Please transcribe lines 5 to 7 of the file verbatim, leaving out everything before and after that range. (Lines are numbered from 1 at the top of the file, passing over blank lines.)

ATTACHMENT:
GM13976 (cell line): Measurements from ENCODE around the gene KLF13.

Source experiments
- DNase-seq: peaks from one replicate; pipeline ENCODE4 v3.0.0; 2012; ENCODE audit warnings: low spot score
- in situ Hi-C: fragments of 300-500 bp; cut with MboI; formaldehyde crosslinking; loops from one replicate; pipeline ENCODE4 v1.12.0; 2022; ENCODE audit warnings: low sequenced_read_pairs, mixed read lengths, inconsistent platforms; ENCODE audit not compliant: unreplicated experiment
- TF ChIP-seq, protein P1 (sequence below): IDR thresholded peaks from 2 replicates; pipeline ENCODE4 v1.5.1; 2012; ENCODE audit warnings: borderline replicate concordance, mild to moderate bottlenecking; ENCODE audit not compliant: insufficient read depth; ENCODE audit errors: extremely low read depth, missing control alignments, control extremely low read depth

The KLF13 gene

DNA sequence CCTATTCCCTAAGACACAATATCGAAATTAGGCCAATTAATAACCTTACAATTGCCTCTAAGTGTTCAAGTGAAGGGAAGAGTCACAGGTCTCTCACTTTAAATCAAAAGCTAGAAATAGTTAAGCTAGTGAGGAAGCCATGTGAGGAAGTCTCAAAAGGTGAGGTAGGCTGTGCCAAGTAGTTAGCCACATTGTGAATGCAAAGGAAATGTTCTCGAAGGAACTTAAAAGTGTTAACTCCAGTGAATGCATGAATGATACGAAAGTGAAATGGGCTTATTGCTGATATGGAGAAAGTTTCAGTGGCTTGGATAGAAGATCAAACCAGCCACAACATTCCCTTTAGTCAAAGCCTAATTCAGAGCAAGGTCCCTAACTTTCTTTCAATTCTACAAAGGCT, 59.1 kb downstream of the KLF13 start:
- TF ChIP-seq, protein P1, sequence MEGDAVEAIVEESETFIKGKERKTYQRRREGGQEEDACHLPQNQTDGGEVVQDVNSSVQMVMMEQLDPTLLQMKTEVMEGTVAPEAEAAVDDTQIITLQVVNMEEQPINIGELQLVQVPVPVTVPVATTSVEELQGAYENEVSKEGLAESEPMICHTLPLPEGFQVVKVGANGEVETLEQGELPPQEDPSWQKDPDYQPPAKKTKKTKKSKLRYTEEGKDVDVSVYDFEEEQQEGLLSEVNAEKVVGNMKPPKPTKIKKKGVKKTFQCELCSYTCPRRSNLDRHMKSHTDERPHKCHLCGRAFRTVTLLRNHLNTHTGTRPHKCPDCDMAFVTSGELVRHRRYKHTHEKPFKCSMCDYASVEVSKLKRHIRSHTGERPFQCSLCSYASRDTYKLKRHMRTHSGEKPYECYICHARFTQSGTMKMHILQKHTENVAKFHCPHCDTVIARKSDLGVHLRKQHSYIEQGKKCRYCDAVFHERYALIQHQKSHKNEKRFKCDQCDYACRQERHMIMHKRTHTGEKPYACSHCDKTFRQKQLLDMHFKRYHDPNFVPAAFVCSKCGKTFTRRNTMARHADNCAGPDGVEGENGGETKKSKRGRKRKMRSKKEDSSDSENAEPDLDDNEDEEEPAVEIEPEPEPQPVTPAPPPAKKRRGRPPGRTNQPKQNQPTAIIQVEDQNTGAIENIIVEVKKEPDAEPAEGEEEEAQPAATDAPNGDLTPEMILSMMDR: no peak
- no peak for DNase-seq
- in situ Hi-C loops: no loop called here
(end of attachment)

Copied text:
- TF ChIP-seq, protein P1 (sequence below): IDR thresholded peaks from 2 replicates; pipeline ENCODE4 v1.5.1; 2012; ENCODE audit warnings: borderline replicate concordance, mild to moderate bottlenecking; ENCODE audit not compliant: insufficient read depth; ENCODE audit errors: extremely low read depth, missing control alignments, control extremely low read depth

The KLF13 gene

DNA sequence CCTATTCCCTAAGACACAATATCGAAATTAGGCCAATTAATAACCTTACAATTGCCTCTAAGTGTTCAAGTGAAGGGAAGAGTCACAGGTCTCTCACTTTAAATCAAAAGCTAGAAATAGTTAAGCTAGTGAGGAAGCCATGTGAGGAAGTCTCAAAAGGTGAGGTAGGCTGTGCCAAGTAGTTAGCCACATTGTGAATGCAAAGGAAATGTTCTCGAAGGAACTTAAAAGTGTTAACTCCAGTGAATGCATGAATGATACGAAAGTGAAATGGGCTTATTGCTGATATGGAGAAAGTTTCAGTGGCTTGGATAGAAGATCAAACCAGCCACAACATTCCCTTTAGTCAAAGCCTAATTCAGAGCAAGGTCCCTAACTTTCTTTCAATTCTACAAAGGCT, 59.1 kb downstream of the KLF13 start: